Who Could Be Nesting in Your Garden?
As We enter spring, male birds are singing loudly to attract female mates. And in turn, the females are hustling about gathering nesting material and building complex nests in which to lay their eggs. These nests vary in size, complexity and elaborateness
As March delivers spring to Sonoma County, we are anxious to clean up our gardens from the ravages of winter.
Trees are leafing and flowers are blossoming everywhere. Muddy patches are filling in with lush green grass or ground cover. We start wondering where to place our petunias or snapdragons. The days are longer and the sun is high. We peel off winter layers and soak in the warmth in shirtsleeves.
Notice that our gardens are suddenly filled with bird sounds. We hear twitters and cheeps and melodic tunes. The male birds are singing loudly to attract female mates. And in turn, the females are hustling about gathering nesting material and building complex nests in which to lay their eggs.
These nests vary in size, complexity and elaborateness. We, as mere humans, couldn’t possibly recreate these shelters even with our dexterous hands with opposable thumbs. We have to wonder how these birds can build these magnificent nests with just simple beaks and tiny toothpick-like legs
As we spend time in our garden in spring we can’t help but wonder what kinds of birds are nesting in our humble suburban gardens. And what do they need in order to nest in our gardens?
Ultimately, the birds need a structure or substrate on which to build their nests. Some birds such as Black Phoebes and House Finches are adept at placing their nests on buildings. Robins and Mockingbirds just need a tree limb or a fork in a tree. Chickadees and Bluebirds need a hole either in a tree or in a man-made nest box.
In addition to a nesting substrate, birds need building materials.
If your garden is too “clean,” it could be difficult for birds to find sticks, twigs, grasses, or even mud and water. You might want to leave a little pile of varying-sized sticks and let the grass grow a few inches and leave some clippings around for the birds to find.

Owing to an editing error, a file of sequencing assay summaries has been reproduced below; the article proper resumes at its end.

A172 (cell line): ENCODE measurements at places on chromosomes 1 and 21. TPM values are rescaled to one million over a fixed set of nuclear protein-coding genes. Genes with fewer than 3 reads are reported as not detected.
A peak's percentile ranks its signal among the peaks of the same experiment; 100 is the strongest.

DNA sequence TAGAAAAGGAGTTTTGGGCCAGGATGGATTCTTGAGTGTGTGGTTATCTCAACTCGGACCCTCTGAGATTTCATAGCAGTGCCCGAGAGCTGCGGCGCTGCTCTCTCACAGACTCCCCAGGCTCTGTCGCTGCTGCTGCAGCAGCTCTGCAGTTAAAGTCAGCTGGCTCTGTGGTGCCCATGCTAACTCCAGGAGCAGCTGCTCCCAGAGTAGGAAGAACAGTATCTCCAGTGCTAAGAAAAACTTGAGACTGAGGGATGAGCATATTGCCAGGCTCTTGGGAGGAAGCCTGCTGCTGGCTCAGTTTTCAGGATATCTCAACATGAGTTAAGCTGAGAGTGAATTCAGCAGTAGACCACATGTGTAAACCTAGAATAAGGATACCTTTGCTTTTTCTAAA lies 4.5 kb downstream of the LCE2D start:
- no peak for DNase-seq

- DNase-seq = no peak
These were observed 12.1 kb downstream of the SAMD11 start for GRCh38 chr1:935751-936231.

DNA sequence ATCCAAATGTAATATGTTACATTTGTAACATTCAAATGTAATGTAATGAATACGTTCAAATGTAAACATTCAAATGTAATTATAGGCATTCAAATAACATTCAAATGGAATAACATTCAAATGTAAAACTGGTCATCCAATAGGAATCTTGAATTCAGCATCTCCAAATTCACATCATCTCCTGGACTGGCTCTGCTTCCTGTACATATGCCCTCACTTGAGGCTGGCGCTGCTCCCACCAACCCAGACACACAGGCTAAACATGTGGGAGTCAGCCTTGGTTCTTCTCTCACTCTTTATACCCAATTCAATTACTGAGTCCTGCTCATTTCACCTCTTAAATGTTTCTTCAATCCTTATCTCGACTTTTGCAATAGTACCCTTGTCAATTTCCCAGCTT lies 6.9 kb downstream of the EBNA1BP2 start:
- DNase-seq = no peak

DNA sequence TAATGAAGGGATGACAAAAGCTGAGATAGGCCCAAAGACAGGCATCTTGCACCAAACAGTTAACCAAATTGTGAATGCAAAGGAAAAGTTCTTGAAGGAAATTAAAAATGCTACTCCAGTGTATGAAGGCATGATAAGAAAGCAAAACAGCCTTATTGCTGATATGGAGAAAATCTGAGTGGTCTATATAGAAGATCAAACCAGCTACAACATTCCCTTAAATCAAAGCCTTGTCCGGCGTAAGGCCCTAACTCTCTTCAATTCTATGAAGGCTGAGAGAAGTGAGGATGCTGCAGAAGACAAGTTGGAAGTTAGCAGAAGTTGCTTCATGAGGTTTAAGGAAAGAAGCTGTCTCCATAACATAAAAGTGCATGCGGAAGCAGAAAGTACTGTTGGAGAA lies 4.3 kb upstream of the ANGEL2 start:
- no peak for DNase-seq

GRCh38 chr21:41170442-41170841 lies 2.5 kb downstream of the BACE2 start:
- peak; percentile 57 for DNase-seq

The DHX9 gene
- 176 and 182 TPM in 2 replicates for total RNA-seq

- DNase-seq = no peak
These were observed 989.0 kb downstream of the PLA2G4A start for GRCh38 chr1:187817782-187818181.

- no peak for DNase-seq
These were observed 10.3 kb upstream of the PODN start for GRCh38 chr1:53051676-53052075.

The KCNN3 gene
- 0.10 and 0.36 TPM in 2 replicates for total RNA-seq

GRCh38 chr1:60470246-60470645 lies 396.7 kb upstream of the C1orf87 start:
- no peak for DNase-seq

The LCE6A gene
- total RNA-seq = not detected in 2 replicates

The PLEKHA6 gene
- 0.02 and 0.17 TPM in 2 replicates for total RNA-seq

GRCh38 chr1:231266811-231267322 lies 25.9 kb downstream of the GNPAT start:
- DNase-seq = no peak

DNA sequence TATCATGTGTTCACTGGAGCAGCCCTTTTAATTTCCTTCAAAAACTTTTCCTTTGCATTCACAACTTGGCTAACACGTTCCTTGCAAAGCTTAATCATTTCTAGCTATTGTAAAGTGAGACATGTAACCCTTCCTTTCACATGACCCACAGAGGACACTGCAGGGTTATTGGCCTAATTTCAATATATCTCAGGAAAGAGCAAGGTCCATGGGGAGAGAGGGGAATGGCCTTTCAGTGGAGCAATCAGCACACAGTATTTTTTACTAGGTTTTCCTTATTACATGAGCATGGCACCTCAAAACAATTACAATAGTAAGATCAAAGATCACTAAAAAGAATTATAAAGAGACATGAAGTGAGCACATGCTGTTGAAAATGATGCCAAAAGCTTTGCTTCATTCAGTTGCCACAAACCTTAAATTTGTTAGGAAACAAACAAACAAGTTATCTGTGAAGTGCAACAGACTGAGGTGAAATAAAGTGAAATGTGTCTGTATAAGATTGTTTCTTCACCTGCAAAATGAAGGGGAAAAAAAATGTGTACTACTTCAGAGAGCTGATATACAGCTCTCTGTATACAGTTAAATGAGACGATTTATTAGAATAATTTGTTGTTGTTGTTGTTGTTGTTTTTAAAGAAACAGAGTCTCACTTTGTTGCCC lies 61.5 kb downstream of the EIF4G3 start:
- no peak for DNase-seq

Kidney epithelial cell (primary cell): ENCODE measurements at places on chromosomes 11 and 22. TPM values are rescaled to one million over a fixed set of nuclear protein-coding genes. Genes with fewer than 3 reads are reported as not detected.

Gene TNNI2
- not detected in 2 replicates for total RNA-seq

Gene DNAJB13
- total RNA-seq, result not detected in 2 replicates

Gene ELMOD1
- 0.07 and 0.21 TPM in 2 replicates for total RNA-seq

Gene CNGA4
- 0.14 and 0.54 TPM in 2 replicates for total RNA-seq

You can try hanging items out for birds to use, such as human hair, pet hair, hay or straw. If you decide to put out nesting material, always use natural, biodegradable materials. Birds will use yarn or wires, but it is not healthy for them or the environment.
Birds will also seek out fresh water sources in the spring. They will use the water to mix with saliva to make a sort of “glue” for nest-construction. Or, they will use fresh water to make mud to add structural integrity to their nests. Robins are especially fond of using mud as an outer shell for their nests. Phoebes and Swallows will make thousands of pea-sized mud balls and bond these together to construct their nests.
Bushtits make a long, hanging nest (about 18 inches long). Both the male and female will gather spider webs for nest construction. As they are building the nest, they will often sit on the bottom of the nest to stretch it out. They adorn the outside of the nest with lichens and mosses. They line the inside of the nest with feathers, fur, or downy plant material.
They leave a hole near the top of the nest for an entrance. It is entertaining to watch a bushtit nest (from a respectable distance) when there are young in the nest. As the adults enter the nest to feed the young, the nest will often wriggle and vibrate with the nestlings movements as they greedily grab insects from their parents.
A suburban garden can be a haven for nesting birds.
And the nesting birds in turn delight us with their musical songs and intriguing behavior. If you are wondering what kinds of birds are likely to nest in your suburban garden, check the reference table I’ve made below:
Common Nesting Birds in Suburban Sonoma County
Bird — Type of nest — Garden needs
American Robin — woven cup nest — dense shrubs or trees
Anna’s Hummingbird — small cup nest — medium-siced shrub
Black Phoebe — mud nest — usually man-made structures
Bullock’s Oriole — woven hanging nest — large trees - usually Oaks
Bushtit — woven hanging nest — shrubs or small trees
California Scrub-Jay — large woven nest — large shrubs or trees
California Towhee — woven cup nest — dense shrubs or trees
Chestnut-backed Chickadee — hollows tree with small holes, or nest box
Downy Woodpecker — hollows tree with small holes, or nest box
Hooded Oriole — attached woven nest — Palm Trees
House Finch — woven cup nest — man-made structures or trees
Lesser Goldfinch — small woven cup nest — small trees
Northern Mockingbird — woven cup nest — dense shrubs or trees
Oak Titmouse — hollows tree with small holes, or nest box
Pacific-slope Flycatcher — “sloppy” woven nest — man-made or bark crevices
Red-shouldered Hawk — large stick nest — tall tree
Western Bluebird — hollows 'tree with small holes, or nest box
White-breasted Nuthatch — hollows tree with small holes, or nest box
Lisa Hug is a birder and naturalist living in Sonoma County, California. She is a freelance naturalist and contract biologist who served as president of Redwood Regional Ornithological Society and teaches birding classes as well as writes about birds. FIND her archived articles on our website www.SonomaCountyGazette.com